Natural framing is a popular technique in landscape photography where the photographer deliberately places the primary subject in a position where accompanying elements surround it, highlight it or call attention to it. A connection between the objects framing the subject and the subject itself should exist. The goal of the frame is to direct the viewer’s attention to a specific location within the composition. It unifies the primary focal point with natural or man-made objects that surround it. These objects add a sense of depth and also help identify the environment in which the image was created.
Why Use Natural Framing?
Photographers should incorporate good use of space in their images and be creative in how they accomplish this. Natural framing is used to hide distracting elements and strategically fill in areas that otherwise may lack interest. The frame can distract the viewer from looking at those areas and can turn an ordinary scene into a harmonious one that provides balance with the main subject. A well-devised frame is incorporated when its presence isn’t obvious to the viewer.
The frame should have a direct connection to the center of interest. The elements that constitute the frame in combination with the subject should be in harmony. For instance, mountains rise upward, therefore the sky will be in the photo. If the sky lacks color or interesting clouds, look for trees that frame the peaks. Zero in on limbs that naturally surround the summits. They should outline the top of the mountain but not merge with it. The limbs frame the mountains while they simultaneously disguise a mundane sky.
Regardless of the subject matter, the technique of natural framing works best when there’s a theme between the subject and elements that encompass it. For instance, a barn shot through a fence opening, a country road shot through a covered bridge, a stone arch framing a cobblestone street or a harbor scene shot through a porthole make sense to juxtapose.
The Natural Framing Technique
Depth of Field: There will be times when the subject used as the frame is close to the front element of the lens. With this in mind, it’s essential you cover the necessary depth of field. To maximize it, use the hyperfocal setting. The physics of a lens dictates that from the point of focus, as the lens is stopped down, a given amount of focus will fall in front of that point and a given amount of focus will fall behind that point.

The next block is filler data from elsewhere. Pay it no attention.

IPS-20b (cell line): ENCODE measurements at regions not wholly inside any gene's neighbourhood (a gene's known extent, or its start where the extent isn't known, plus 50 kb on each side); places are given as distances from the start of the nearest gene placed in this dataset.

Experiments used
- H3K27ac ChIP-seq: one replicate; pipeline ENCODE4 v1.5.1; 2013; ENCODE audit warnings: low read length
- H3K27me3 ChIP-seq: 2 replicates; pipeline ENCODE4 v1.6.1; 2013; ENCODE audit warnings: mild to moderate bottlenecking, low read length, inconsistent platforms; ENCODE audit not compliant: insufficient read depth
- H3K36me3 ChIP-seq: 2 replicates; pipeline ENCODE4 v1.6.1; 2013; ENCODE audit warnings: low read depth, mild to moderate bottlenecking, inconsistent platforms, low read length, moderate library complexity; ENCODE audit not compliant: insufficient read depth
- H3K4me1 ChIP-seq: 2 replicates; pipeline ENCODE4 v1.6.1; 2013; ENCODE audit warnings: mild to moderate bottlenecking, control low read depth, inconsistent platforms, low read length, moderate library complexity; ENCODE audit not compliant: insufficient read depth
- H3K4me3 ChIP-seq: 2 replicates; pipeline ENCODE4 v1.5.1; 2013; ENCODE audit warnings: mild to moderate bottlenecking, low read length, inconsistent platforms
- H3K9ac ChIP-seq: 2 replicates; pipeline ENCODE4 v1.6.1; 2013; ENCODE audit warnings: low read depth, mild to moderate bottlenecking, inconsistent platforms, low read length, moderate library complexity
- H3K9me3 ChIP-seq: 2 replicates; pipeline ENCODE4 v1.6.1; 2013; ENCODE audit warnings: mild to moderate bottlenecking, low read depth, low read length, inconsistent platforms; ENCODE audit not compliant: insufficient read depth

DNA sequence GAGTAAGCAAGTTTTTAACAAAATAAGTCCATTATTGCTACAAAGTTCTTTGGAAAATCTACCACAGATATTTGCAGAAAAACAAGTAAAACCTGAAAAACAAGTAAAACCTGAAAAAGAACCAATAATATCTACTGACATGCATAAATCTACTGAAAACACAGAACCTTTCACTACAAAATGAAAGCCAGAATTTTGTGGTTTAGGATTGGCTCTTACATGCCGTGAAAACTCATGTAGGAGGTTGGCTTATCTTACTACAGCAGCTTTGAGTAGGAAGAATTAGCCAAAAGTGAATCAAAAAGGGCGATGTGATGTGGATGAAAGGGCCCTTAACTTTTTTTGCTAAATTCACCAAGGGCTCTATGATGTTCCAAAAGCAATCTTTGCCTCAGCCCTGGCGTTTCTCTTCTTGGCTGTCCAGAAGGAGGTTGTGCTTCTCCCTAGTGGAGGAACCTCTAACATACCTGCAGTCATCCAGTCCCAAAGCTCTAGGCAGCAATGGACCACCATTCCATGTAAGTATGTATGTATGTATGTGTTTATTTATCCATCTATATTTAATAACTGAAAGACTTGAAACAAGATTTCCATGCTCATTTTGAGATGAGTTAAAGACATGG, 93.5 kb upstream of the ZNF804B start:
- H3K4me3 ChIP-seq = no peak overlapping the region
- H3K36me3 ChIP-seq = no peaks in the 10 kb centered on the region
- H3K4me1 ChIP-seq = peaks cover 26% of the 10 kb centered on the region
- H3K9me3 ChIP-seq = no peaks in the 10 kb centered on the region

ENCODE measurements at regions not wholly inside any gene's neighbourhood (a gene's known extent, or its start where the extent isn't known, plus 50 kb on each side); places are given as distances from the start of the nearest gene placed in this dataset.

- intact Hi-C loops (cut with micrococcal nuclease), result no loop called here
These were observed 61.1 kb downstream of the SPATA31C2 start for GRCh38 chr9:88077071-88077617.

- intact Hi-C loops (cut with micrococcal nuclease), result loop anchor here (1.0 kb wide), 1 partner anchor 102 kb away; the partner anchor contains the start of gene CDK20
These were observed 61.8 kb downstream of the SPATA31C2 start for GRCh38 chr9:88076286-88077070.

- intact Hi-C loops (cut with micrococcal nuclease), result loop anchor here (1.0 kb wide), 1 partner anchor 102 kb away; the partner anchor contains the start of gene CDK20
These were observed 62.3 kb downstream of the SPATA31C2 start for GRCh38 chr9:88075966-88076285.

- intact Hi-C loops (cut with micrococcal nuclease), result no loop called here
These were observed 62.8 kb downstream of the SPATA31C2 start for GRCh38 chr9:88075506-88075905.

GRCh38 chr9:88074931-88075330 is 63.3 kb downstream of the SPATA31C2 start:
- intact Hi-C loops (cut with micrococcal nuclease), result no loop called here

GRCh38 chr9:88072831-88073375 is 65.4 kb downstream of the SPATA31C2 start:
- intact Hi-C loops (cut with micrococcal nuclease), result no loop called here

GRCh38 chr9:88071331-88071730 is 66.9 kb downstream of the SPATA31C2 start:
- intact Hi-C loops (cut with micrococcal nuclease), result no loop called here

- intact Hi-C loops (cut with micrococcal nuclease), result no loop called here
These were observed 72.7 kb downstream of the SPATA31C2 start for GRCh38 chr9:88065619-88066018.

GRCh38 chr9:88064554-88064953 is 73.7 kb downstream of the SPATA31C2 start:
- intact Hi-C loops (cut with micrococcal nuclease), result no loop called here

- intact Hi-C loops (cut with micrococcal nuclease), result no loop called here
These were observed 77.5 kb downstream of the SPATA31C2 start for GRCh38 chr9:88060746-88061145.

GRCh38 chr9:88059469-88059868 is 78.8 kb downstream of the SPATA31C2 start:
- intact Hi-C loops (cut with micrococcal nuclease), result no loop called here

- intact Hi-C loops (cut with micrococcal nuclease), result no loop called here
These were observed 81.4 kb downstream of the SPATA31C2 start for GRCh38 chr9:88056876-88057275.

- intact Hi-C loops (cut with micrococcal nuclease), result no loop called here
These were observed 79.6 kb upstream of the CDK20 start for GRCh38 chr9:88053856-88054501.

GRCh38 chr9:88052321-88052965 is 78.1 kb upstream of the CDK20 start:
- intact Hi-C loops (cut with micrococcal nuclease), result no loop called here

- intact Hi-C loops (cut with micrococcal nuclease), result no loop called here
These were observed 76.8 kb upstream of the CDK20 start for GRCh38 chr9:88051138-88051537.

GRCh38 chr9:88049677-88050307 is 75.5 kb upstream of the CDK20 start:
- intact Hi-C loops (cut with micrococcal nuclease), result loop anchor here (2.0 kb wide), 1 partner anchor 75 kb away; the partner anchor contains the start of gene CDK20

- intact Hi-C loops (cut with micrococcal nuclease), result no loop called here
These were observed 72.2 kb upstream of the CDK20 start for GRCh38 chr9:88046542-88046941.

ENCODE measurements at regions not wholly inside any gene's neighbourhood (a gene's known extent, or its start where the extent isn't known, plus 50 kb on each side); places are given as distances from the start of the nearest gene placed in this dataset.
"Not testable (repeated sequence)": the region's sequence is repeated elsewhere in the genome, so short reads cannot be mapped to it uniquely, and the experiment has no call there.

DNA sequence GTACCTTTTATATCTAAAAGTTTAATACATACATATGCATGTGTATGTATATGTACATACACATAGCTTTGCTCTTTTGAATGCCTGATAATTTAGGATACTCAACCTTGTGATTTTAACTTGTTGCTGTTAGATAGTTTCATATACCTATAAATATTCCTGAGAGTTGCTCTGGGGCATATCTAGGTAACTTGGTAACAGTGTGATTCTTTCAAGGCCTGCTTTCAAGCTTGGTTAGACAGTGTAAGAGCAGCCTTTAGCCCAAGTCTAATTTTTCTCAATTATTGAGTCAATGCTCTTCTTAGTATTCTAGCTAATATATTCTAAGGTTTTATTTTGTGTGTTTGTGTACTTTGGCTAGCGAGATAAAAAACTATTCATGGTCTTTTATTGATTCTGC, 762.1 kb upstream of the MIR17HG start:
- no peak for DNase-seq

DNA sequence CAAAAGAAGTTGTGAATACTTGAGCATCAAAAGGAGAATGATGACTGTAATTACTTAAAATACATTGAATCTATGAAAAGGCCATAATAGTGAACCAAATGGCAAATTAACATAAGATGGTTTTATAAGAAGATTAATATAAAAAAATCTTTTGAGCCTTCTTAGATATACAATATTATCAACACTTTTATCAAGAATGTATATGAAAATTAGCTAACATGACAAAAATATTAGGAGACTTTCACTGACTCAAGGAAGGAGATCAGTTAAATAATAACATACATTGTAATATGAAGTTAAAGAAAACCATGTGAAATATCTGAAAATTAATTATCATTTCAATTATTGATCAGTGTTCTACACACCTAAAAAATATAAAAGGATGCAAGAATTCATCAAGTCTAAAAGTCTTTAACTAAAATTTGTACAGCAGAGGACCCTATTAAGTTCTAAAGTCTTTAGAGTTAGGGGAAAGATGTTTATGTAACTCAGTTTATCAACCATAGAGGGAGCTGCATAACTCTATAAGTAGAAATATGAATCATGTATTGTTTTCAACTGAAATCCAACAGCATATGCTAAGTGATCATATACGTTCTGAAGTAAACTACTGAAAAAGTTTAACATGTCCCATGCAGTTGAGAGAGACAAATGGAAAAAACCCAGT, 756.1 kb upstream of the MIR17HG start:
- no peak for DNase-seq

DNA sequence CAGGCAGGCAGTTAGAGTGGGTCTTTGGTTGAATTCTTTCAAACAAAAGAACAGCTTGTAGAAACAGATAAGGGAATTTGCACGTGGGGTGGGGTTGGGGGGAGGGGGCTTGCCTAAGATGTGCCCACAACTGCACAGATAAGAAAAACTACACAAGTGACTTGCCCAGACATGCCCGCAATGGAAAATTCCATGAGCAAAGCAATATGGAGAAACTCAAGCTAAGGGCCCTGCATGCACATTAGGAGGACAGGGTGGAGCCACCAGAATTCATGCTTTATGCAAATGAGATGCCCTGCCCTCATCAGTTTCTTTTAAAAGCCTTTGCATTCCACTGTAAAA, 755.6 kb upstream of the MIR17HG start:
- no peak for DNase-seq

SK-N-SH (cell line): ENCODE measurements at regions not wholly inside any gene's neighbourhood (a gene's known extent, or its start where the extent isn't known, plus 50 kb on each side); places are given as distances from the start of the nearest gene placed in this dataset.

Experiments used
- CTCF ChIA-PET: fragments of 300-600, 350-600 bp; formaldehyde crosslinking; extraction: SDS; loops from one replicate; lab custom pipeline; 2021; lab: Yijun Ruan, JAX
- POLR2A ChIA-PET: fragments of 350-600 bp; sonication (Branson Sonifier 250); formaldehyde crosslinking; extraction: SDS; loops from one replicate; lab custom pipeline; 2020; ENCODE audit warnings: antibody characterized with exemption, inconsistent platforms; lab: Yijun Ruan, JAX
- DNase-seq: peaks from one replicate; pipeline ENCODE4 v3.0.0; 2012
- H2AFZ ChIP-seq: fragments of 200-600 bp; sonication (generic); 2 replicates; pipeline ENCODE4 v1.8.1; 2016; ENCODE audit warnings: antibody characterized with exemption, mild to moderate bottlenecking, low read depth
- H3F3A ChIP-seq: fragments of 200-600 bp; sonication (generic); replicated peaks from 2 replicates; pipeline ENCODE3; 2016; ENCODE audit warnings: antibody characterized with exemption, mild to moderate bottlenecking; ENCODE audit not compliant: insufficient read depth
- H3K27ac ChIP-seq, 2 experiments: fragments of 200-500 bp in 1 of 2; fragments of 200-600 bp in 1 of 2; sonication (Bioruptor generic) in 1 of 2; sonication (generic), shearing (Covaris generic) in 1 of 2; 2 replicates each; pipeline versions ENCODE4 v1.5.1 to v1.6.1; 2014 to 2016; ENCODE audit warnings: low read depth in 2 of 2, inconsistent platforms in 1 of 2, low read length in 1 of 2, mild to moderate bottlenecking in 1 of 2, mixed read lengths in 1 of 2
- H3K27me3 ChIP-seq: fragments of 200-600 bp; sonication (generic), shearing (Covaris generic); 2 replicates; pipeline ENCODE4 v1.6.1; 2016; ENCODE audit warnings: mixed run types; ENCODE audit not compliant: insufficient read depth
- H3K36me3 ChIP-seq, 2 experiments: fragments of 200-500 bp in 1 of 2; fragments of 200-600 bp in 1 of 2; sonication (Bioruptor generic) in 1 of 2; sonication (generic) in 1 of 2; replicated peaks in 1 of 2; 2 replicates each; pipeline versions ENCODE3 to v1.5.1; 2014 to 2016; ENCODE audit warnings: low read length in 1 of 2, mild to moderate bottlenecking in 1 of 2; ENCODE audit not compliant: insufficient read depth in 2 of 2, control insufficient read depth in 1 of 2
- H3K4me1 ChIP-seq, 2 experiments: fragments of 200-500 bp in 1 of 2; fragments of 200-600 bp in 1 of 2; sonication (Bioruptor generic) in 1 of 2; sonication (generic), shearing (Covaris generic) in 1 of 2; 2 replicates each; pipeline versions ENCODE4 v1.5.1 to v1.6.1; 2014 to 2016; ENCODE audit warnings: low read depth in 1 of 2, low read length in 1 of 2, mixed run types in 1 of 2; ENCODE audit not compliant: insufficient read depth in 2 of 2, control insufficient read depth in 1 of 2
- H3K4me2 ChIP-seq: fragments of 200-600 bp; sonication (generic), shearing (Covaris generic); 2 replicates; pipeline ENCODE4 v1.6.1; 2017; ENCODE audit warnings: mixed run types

Download a smartphone hyperfocal app that instructs you to set the lens to a given distance based on its focal length, the size of your sensor, the given aperture and how far away from the front element the first important subject exists. Incorporate the use of a tripod and stop down the lens to a small aperture.
Live View Can be Beneficial: Zoom into the image on the LCD to check the range of sharpness. Additionally, think about focus stacking. Take multiple images focused at varying focus distances in the composition and use software to blend them together. In some cases, it may be desirable to have the framing element out of focus. It’s best to make the photo both ways so you can decide which works better when you edit rather than wishing you shot it the other way but didn’t.
All Four Sides: In some cases, the frame will encompass the entire main subject. In others, it will only encircle a single side, two sides or three. One of my favorite tag lines I use when I lead my safaris to Tanzania is, “Exhaust All Possibilities.” Be sure to vary the number of sides to make sure you nail the shot.
Multiple Frames: Don’t be afraid to experiment. You may run across situations where a frame may frame another that encloses the main subject. Once again, “Exhaust All Possibilities.”
Visit www.russburdenphotography.com for information about his nature photography tours and safari to Tanzania.